One of the officers activated the emergency lights on the police car in order to get the yelling woman’s attention. The move stopped the woman from yelling. However, she and a friend approached the officers and told them that the driver was making them feel “uncomfortable.” One of the officers reported that he could smell the odor of alcohol on the women. The friend was also reportedly very unsteady on her feet.
The officers asked the women why the driver was making them uncomfortable. They responded by saying he had “just been waiting there” and that he had said something to them. When pressed, the first woman said that the man had asked them if they were waiting for an Uber.
Her friend then told the officers that the man had done something to them. When the officers asked what she meant, she said, “he smirked at us,” according to the report.
The officers reminded the women that smirking is not a crime and that alcohol could be affecting their perception of reality. After this comment, the friend walked back across the street and the woman soon joined her.
The officers then approached the students. One of the officers spoke with the friend. According to the officer’s report, the student was clearly, visibly intoxicated. She told him she was 19 years old and that she had been drinking Four Lokos that night.
The officer conducted a field sobriety test, which the friend failed with flying colors, displaying six out of six signs of intoxication.
She repeatedly told the officer that the driver had made her uncomfortable but did not provide any information to indicate that he had done anything suspicious or criminal. She did say she was concerned “because of everything that was going on in the world,” according to the report.
During the officer’s conversation with the friend, the woman who had been shouting repeatedly tried to interrupt them and the officer had to ask her to stop.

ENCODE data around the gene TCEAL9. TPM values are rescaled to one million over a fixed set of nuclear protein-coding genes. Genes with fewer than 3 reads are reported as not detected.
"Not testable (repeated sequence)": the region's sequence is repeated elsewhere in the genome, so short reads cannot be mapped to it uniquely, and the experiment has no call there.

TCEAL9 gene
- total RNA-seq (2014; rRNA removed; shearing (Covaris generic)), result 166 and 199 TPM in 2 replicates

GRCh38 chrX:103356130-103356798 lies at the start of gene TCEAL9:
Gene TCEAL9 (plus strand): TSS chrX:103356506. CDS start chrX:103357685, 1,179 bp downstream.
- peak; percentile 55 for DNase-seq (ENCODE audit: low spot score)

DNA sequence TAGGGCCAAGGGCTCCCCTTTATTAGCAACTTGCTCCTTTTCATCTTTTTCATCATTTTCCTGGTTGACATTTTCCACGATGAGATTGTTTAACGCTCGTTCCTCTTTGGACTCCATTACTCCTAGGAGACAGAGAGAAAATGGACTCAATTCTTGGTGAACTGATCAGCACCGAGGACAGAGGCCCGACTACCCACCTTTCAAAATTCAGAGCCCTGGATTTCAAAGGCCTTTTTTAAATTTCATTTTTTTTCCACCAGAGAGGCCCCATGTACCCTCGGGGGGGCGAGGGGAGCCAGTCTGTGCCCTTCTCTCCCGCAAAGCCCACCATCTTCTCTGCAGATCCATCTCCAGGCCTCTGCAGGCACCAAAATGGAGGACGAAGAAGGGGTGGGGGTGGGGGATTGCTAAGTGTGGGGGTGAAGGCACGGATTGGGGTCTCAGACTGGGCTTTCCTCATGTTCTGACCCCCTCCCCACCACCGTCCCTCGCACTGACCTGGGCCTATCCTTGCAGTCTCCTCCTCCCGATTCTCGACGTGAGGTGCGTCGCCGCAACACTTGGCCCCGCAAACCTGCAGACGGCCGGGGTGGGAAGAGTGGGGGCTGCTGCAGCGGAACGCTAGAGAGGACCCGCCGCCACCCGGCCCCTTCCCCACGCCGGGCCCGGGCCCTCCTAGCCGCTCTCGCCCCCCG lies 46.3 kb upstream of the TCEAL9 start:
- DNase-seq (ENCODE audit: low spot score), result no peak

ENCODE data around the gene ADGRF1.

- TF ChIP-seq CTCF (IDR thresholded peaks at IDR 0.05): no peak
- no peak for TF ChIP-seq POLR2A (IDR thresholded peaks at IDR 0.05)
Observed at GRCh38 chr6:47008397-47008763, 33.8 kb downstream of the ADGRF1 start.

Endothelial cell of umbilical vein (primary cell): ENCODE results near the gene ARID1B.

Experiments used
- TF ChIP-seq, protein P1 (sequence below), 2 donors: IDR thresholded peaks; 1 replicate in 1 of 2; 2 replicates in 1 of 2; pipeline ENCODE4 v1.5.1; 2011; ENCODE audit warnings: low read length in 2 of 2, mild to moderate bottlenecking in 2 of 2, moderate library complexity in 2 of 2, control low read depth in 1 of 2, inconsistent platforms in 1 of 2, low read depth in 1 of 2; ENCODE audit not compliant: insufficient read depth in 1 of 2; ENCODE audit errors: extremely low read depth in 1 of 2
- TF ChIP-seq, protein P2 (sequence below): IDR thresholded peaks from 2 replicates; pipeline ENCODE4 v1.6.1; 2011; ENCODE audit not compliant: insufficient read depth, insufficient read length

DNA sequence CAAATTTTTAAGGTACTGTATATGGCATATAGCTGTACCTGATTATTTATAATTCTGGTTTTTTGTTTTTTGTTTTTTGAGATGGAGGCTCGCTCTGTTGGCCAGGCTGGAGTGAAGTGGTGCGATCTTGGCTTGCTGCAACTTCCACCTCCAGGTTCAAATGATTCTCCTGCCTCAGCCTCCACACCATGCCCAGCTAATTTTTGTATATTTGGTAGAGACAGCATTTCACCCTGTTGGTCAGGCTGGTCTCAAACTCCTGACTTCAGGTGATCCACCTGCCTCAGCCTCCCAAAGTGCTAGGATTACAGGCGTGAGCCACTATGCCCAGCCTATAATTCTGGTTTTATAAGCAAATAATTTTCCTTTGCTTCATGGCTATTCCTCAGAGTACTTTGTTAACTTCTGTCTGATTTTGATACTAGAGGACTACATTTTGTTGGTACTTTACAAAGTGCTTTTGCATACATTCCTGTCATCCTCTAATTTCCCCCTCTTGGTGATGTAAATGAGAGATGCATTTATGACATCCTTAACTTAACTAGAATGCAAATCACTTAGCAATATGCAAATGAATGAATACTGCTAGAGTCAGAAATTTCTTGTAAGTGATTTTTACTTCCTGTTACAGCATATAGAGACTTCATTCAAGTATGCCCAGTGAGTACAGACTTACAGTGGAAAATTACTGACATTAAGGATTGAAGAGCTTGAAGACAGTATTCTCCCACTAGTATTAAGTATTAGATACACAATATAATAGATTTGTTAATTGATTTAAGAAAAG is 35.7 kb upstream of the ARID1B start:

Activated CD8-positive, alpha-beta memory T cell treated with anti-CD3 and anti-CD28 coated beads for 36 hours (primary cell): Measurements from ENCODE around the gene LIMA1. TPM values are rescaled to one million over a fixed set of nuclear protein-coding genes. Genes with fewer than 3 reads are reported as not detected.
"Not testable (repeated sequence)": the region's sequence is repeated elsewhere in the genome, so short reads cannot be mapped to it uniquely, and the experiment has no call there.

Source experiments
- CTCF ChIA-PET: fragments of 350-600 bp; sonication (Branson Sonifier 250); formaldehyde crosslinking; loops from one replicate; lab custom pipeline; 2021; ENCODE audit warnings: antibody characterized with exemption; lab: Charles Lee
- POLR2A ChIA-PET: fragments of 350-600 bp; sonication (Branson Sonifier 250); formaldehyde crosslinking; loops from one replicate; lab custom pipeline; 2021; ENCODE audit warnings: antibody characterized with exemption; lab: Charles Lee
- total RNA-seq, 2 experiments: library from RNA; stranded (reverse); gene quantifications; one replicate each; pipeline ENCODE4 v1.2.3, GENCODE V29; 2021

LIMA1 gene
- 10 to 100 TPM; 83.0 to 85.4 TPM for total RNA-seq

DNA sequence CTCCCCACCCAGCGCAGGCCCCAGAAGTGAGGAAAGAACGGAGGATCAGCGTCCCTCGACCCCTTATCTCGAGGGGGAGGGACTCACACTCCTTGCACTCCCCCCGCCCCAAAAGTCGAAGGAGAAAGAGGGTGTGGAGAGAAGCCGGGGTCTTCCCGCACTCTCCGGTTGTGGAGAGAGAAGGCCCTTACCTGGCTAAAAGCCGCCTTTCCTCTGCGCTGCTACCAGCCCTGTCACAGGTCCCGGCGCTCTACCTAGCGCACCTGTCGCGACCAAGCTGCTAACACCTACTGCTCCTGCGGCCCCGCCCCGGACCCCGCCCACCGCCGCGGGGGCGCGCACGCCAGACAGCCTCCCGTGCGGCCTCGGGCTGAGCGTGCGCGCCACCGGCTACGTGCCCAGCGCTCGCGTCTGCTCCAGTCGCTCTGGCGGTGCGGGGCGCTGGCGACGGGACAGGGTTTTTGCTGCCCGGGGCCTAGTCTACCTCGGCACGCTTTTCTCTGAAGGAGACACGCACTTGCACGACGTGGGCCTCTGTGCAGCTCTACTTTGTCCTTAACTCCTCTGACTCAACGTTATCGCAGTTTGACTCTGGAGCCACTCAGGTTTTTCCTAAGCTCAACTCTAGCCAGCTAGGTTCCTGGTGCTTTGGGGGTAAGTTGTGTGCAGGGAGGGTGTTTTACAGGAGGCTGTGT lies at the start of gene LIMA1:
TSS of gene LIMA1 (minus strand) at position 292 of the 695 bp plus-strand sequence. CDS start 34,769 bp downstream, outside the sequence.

The officer ended up referring the friend to the UA Diversion Program. The friend said she understood.
The other officer spoke with the woman who had been cursing the driver. According to the officer’s report, she was noticeably less intoxicated than her friend. Like her friend, the woman also reported that she was 19 years old and smelled of alcohol.
The woman stated she was a pre-law student and thus requested to hear her Miranda Rights. The officers obliged. She told him she had drank beer earlier that night. The officer questioned this and said she smelled like she had been drinking more than beer, which she denied.
The woman also tried to invoke the Good Samaritan rule, which states that a mildly intoxicated person is not penalized for helping a dangerously intoxicated person in an attempt to “get out of trouble,” according to the officer. The officer referred her to the Diversion Program and “must have explained to her 3-5 times what that meant.”
The driver of the van was not located, as he had picked up a group of riders and left without further incident.